It takes bent tweezers to insert the screw into the hole in three
moving items through a drilled access hole - and if you miss,
the screw gets lost in the arm and you have to disassemble
much to then shake it out.  38 on the arm.  This is the third
time it has been done in two weeks.  UGH.
So not knowing what fire to put out - I choose helping the random robot kid who slept here in his street clothes last night.  He had worked on the robot and helped us celebrate the new year and was the pitch hitter early this morning with the massive moving robot arm problem.  This one required putting super tiny special ordered screws into a movable stage system with tweezers while someone else used needle nose pliers to hold the lock nut.  Tedious and way beyond every child's frustration zone (kinda watch making level precision).  Before I could shower, the rest of the team showed up (we have a general open door policy but usually I have a clue they are coming).  Not today.  But they were the calvary and I needed to feed many of them...so a quick shower and off to the store.  Much work went on and the super duper frustrating task (there were 38 of those screws for tweezers) was shared by all the kids for the first time resulting in them all understanding my younger son's constant Oscar worthy 'fabulous frustration flops' from working on that part of the system.  And I will admit that almost every day this last week I thought at some point they 'wouldn't make it' with a working robot for this coming weekend competition.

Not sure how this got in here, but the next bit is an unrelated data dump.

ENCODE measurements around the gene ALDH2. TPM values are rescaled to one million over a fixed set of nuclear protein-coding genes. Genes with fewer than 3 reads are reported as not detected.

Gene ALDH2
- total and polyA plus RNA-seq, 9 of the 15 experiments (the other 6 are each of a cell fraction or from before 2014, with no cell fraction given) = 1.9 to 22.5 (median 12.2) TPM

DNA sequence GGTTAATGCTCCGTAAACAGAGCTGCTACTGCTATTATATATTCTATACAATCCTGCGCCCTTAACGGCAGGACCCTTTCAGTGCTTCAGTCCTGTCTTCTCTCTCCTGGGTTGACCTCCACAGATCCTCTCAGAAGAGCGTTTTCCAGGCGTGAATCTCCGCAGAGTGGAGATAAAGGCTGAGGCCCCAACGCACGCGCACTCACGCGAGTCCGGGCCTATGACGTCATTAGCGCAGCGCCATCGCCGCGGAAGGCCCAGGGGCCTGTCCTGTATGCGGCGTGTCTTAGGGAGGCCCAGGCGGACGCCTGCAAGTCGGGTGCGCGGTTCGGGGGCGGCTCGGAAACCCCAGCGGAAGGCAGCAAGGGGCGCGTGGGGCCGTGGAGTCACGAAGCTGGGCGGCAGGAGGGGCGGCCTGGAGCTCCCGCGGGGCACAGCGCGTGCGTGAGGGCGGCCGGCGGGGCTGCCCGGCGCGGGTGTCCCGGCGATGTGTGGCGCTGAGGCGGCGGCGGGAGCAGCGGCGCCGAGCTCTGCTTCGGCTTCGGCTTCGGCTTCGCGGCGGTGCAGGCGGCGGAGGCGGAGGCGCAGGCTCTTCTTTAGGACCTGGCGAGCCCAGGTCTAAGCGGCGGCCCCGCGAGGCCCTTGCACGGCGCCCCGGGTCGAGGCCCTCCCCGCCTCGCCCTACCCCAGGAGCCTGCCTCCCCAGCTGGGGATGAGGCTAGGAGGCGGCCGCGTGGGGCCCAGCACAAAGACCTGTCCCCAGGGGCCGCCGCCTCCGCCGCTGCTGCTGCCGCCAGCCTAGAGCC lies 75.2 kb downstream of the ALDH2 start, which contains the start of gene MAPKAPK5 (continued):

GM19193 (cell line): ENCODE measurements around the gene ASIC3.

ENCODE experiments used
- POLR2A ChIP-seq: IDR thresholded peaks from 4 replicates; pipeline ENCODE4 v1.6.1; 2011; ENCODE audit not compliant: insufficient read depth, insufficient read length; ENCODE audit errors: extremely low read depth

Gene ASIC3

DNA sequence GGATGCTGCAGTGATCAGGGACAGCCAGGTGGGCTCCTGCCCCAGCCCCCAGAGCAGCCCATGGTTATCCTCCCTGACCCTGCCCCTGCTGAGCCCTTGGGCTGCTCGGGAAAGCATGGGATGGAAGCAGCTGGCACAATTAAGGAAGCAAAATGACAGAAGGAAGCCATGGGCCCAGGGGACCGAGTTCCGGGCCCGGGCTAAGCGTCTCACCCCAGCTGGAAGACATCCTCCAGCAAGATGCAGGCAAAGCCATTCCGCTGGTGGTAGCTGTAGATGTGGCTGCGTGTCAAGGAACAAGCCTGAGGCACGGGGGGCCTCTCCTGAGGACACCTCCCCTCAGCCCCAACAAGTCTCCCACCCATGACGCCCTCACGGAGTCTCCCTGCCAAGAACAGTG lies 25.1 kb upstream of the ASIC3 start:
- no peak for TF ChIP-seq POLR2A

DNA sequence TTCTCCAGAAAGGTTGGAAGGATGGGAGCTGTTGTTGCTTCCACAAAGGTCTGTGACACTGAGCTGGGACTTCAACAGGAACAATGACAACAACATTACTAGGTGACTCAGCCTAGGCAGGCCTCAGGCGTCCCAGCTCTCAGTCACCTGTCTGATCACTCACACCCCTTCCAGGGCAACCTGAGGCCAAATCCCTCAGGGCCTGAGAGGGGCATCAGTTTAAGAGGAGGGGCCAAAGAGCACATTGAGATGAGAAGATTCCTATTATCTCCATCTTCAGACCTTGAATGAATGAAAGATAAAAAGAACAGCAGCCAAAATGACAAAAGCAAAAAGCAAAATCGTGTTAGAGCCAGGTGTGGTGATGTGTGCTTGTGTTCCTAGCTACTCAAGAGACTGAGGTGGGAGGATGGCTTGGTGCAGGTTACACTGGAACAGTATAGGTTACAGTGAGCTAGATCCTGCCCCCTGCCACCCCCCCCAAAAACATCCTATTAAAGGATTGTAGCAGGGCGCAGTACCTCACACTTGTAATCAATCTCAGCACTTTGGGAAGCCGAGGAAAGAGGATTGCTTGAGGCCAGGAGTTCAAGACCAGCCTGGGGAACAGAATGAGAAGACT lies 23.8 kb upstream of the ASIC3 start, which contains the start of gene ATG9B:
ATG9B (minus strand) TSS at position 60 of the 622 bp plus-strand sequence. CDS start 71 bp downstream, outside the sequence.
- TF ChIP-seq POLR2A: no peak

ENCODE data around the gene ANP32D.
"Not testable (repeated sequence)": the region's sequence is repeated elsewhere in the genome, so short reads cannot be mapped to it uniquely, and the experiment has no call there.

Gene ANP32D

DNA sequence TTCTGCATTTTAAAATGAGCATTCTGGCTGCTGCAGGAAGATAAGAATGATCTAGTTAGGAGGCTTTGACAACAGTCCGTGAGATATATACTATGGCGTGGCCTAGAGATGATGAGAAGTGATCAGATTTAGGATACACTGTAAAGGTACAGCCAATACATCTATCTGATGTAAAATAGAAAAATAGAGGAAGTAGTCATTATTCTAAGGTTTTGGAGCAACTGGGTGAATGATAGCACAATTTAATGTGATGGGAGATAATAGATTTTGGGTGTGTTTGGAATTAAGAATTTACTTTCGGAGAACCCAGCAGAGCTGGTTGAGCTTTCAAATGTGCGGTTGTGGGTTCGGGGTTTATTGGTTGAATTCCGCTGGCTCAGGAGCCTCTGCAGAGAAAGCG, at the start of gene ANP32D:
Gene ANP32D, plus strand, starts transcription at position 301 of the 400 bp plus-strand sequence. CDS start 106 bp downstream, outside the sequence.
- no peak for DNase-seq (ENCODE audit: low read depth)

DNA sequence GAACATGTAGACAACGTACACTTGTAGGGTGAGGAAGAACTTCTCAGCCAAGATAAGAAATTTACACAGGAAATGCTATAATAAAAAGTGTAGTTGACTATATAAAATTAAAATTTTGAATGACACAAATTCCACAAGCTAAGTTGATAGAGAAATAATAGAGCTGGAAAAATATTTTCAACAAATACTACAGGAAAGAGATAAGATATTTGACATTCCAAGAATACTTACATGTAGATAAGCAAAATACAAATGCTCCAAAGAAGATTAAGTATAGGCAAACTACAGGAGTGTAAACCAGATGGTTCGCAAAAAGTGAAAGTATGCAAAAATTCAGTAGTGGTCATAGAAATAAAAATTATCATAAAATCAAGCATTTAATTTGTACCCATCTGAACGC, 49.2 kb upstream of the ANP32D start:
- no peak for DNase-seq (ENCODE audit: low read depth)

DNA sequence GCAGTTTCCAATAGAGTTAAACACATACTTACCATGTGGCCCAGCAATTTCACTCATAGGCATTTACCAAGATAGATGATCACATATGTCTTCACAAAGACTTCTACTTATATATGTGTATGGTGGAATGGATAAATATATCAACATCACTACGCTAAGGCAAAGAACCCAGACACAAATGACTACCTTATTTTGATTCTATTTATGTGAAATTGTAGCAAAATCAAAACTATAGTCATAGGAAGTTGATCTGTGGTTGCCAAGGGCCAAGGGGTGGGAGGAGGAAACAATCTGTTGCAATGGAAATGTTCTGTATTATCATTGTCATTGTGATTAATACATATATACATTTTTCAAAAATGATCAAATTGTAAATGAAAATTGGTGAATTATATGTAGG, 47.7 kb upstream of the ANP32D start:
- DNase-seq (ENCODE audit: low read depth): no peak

A Fabulous Frustration Flop in progress after a full day of
work and still the thing has two problems crop up for every
one solved.
By the end of the night, he was working happily again and adding new 'features' to their to-do list.  It was a stunning turn around.  At one point they did some practice driving under competition conditions and crossed a goal they set 23 days ago when they decided to trash their robot and build another one from the ground up.  Realize that most teams work on one robot for 4 months.  There was much relief as they are going to be ready for their first qualifier this weekend and it only took pouring 12 hour days in with kids showing up every day except Christmas.  They had set the goal that day they failed massively at their scrimmage.  If they built a new robot design and it could do XYZ, we would order them team sweatshirts.  They were sooooo excited to cross that line and the whole room knew it.  So tomorrow they get ordered.

We have talked with many of our 'robot parents' over break as they had time to hang out while the work was going on.  We all agree that at this point in the kid's lives learning how to deal with frustration and stress you can't really walk away from is the most important thing they are all getting out of this.  They are learning that you have to stick to it.  We call it getting over the hump.  And over time, you start to believe that you can tackle and succeed at impossible tasks.  It just takes patience and perserverence.

This is really a heat gun to do shrink tubing.  But on break
they made snacks with it.
We spend time talking about emotions, making jokes, playing lots of basketball and football and today added some really inappropriate tool use to the mix (imagine a kid learning to do shrink insulation on wiring musing that this 700 degree hot air gun must make some awesome s'mores.... well heck yea!!).  Honestly there are days where I have no idea why they come back.  Really - cause I want to run out of the house and not come back myself!!  ha ha.

But they do.  It's crazy.

And apparently so will be this year if we go by today.

Back to the giveaways tomorrow!